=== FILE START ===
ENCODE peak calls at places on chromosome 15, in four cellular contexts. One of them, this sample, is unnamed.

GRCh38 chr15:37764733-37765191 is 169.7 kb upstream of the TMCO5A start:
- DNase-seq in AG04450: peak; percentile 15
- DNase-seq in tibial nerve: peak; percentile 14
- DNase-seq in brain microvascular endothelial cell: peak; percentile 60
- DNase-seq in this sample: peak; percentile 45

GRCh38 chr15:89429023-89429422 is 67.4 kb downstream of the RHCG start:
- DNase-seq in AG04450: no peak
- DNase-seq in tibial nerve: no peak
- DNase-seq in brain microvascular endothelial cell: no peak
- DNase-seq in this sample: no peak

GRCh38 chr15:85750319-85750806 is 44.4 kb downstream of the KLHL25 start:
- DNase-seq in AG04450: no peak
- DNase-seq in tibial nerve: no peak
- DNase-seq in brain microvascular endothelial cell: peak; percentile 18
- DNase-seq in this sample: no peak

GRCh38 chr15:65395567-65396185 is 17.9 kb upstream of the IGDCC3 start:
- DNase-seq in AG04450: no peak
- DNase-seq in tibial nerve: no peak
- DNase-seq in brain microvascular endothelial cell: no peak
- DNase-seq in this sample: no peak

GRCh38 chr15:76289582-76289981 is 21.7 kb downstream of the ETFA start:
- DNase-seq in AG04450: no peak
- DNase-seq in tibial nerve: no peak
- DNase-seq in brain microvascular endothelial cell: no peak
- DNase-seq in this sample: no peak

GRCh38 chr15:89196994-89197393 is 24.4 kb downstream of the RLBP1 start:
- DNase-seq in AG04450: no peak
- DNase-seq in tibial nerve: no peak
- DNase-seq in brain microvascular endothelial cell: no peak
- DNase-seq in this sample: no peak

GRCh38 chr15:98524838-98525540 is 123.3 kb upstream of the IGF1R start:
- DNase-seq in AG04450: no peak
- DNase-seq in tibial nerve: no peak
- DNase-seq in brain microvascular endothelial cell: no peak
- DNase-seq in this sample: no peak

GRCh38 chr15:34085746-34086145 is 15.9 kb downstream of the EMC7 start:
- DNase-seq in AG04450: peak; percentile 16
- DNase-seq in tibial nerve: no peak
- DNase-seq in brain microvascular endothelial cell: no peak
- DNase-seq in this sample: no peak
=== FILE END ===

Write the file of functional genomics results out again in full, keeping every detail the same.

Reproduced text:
ENCODE peak calls at places on chromosome 15, in four cellular contexts. One of them, this sample, is unnamed.

GRCh38 chr15:37764733-37765191 is 169.7 kb upstream of the TMCO5A start:
- DNase-seq in AG04450: peak; percentile 15
- DNase-seq in tibial nerve: peak; percentile 14
- DNase-seq in brain microvascular endothelial cell: peak; percentile 60
- DNase-seq in this sample: peak; percentile 45

GRCh38 chr15:89429023-89429422 is 67.4 kb downstream of the RHCG start:
- DNase-seq in AG04450: no peak
- DNase-seq in tibial nerve: no peak
- DNase-seq in brain microvascular endothelial cell: no peak
- DNase-seq in this sample: no peak

GRCh38 chr15:85750319-85750806 is 44.4 kb downstream of the KLHL25 start:
- DNase-seq in AG04450: no peak
- DNase-seq in tibial nerve: no peak
- DNase-seq in brain microvascular endothelial cell: peak; percentile 18
- DNase-seq in this sample: no peak

GRCh38 chr15:65395567-65396185 is 17.9 kb upstream of the IGDCC3 start:
- DNase-seq in AG04450: no peak
- DNase-seq in tibial nerve: no peak
- DNase-seq in brain microvascular endothelial cell: no peak
- DNase-seq in this sample: no peak

GRCh38 chr15:76289582-76289981 is 21.7 kb downstream of the ETFA start:
- DNase-seq in AG04450: no peak
- DNase-seq in tibial nerve: no peak
- DNase-seq in brain microvascular endothelial cell: no peak
- DNase-seq in this sample: no peak

GRCh38 chr15:89196994-89197393 is 24.4 kb downstream of the RLBP1 start:
- DNase-seq in AG04450: no peak
- DNase-seq in tibial nerve: no peak
- DNase-seq in brain microvascular endothelial cell: no peak
- DNase-seq in this sample: no peak

GRCh38 chr15:98524838-98525540 is 123.3 kb upstream of the IGF1R start:
- DNase-seq in AG04450: no peak
- DNase-seq in tibial nerve: no peak
- DNase-seq in brain microvascular endothelial cell: no peak
- DNase-seq in this sample: no peak

GRCh38 chr15:34085746-34086145 is 15.9 kb downstream of the EMC7 start:
- DNase-seq in AG04450: peak; percentile 16
- DNase-seq in tibial nerve: no peak
- DNase-seq in brain microvascular endothelial cell: no peak
- DNase-seq in this sample: no peak